Seven Minutes with Mick Jagger
– Jordi Soler, Chronicler of Mexican Rock Culture
Born in the state of Veracruz in 1963 to Catalan parents, for years Jordi Soler has featured as one of Mexico’s brightest media stars. He was the head of the legendary radio station Rock 101, chronicler of Mexico’s rock scene, journalist and author of many literary works. As an urban author, he brings cultural philosophy and elements of pop culture into his texts, which are known for their rapid tempo and humorous tone. Well in the tradition of many other Mexican intellectuals, for over a year he has represented his country as cultural attaché in Ireland.
Jordi Soler is one of the contemporary authors who stand in contrast to those of the sixties; their work can no longer be defined by a genre label such as La onda or boom literature. His treatment of the medium of language is many-facetted and diverse. Soler oversteps the boundaries of all literary genres – in the issues he writes about as well as in his language, adapted to each different type of subject matter in a way that makes every book a linguistic “gesamtkunstwerk”.
Ever since the eighties, Soler has been active in radio as well. As the director of the legendary radio station Rock 101, he exerted a critical influence on the history of Mexican radio at that time. Later he worked as a presenter on Radioactivo 98,5, which was occupied by the Zapatista organization EZLN in the nineties. In his late-night show for Radioactivo he interspersed songs by Psychodelic Furs with texts by Jack Kerouac, and after a piece by U 2 he read an excerpt from Javier Mariá’s latest book – taking his listeners on literary and musical expeditions. The main character of his first novel “Bocafloja” (1994), a radio presenter called Johnny Bocafloja, comes across as Soler’s alter ego.
In the print media field he attracted attention with his interviews with rock stars like the Rolling Stones as well as his sensitively-observed articles on contemporary social phenomena, examined and described with irony. Worthy of special mention are his articles and columns for the daily La Jornada, which has published such Mexican writers as Carlos Fuentes, Carlos Monsiváis and Germán Dehasa.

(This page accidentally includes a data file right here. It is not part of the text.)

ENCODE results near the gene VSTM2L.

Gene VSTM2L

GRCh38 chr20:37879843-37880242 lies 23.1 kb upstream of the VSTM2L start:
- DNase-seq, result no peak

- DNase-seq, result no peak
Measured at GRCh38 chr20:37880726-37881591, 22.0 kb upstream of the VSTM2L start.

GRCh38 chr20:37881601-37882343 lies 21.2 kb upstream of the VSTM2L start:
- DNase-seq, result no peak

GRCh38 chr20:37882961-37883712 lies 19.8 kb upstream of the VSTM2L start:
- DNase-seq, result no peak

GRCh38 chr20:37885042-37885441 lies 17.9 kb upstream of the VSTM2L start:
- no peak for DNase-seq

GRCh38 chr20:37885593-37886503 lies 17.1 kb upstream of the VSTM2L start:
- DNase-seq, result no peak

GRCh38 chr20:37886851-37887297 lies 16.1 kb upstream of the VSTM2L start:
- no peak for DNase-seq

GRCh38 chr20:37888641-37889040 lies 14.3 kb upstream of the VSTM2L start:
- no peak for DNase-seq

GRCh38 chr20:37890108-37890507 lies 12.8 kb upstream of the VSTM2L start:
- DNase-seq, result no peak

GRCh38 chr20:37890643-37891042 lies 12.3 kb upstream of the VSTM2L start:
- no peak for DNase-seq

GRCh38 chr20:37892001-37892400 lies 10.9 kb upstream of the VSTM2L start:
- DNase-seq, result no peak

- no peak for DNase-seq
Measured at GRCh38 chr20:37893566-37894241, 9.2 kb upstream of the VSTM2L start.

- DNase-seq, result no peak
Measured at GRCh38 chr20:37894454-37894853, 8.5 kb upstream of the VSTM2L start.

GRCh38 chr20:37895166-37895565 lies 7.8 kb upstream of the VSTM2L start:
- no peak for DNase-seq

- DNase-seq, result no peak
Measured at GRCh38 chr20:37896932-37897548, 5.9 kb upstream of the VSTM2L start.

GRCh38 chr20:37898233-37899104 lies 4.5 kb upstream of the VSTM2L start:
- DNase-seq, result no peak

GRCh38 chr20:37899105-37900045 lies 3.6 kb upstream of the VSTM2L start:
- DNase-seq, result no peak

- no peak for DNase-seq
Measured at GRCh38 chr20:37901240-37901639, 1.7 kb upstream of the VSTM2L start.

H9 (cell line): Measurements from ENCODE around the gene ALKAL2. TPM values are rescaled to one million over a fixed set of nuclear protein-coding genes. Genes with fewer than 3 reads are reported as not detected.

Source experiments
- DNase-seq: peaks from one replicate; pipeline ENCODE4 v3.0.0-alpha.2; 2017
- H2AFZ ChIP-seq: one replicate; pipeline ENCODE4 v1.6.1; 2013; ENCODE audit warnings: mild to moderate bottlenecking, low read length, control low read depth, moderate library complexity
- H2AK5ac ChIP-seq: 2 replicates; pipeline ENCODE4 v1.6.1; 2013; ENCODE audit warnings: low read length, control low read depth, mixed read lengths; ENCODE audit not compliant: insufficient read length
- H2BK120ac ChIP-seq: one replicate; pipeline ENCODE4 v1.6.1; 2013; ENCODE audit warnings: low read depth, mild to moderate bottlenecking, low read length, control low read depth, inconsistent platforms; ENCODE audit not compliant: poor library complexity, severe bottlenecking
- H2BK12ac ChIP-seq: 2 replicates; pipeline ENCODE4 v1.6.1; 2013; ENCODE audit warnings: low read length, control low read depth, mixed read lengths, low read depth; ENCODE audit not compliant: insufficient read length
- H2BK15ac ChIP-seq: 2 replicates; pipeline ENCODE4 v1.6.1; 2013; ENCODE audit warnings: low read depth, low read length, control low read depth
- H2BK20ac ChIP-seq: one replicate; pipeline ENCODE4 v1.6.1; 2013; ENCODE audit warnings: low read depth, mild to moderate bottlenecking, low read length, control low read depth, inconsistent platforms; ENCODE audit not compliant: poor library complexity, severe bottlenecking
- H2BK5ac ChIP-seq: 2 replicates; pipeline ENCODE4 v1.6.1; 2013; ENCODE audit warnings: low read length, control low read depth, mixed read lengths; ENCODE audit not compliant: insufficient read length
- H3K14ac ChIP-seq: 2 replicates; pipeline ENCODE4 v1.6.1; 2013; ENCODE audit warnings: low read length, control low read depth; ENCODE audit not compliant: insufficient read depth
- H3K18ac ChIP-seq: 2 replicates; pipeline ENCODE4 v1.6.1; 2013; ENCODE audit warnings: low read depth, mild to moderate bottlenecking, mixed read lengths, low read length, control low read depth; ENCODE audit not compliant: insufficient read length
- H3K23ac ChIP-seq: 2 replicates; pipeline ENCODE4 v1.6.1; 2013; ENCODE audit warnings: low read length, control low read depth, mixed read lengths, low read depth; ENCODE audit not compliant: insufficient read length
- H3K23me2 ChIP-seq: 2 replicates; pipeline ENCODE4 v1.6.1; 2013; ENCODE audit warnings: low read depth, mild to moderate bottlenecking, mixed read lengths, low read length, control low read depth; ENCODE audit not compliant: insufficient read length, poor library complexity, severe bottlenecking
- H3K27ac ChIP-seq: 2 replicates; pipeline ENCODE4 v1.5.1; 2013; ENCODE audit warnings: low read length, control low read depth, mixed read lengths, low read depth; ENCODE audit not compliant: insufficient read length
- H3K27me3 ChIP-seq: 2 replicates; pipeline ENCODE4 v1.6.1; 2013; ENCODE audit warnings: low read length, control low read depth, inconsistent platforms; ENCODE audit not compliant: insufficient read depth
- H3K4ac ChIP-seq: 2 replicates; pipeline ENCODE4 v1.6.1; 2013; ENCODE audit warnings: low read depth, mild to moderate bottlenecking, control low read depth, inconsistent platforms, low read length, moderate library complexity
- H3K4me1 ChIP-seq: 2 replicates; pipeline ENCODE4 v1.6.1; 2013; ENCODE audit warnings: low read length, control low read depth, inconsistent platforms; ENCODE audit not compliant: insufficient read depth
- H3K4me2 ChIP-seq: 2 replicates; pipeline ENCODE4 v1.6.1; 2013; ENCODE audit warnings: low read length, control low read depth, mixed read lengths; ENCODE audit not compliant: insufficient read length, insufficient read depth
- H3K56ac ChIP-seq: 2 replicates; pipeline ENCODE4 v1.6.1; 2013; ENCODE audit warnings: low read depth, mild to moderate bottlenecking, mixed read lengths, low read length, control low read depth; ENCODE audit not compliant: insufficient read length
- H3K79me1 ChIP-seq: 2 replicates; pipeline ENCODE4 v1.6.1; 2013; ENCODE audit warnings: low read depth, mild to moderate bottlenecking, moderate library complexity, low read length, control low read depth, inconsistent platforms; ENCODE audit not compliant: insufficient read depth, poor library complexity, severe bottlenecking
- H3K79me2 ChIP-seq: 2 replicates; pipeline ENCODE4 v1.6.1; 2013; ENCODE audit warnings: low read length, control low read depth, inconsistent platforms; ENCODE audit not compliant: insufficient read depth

Soler included several of these columns from La Jornada in his collection of short stories “La cantante descalza y otros casos oscuros del rock” (1998), a musical chronicle which ironically and analytically describes his interviews and meetings with musicians such as Mick Jagger, Patti Smith and Robert Fripp, Brian Eno’s former guitarist. Soler is especially fascinated by stars as cult figures. Whether he is tracking down Jimi Hendrix’ visit to Mexico in 1969, making comparisons between Frank Sinatra and William the Conqueror – especially with regard to his attraction for women – or writing about a Japanese plastic surgeon who specializes in giving women a belly-button like Madonna’s – it is the grotesque aspects of idolatry, the “casos oscures del rock” which are his focus, described scathingly and cynically, but always with a genuine affection for the protagonists and an impressive knowledge of the musical background.
In his novels he picks out current, socially relevant issues as well as interpersonal phenomena as central themes – usually in terms of their specific meaning for the individual. Music and film are Soler’s preferred fields in journalism, and they are never absent from his literary work. Migration, the resulting isolation, and drug consumption are the fragments which make up the collage “Nueva Aquitania” (1999), about a young Mexican who attempts to make it in Lisbon. A simple plot which – and here Soler exhibits his skill as the stage-manager of his story and characters – the non-classical narrative technique rises to the level of an intelligent, comic masterpiece, inspired by the poetry of Fernando Pessoa.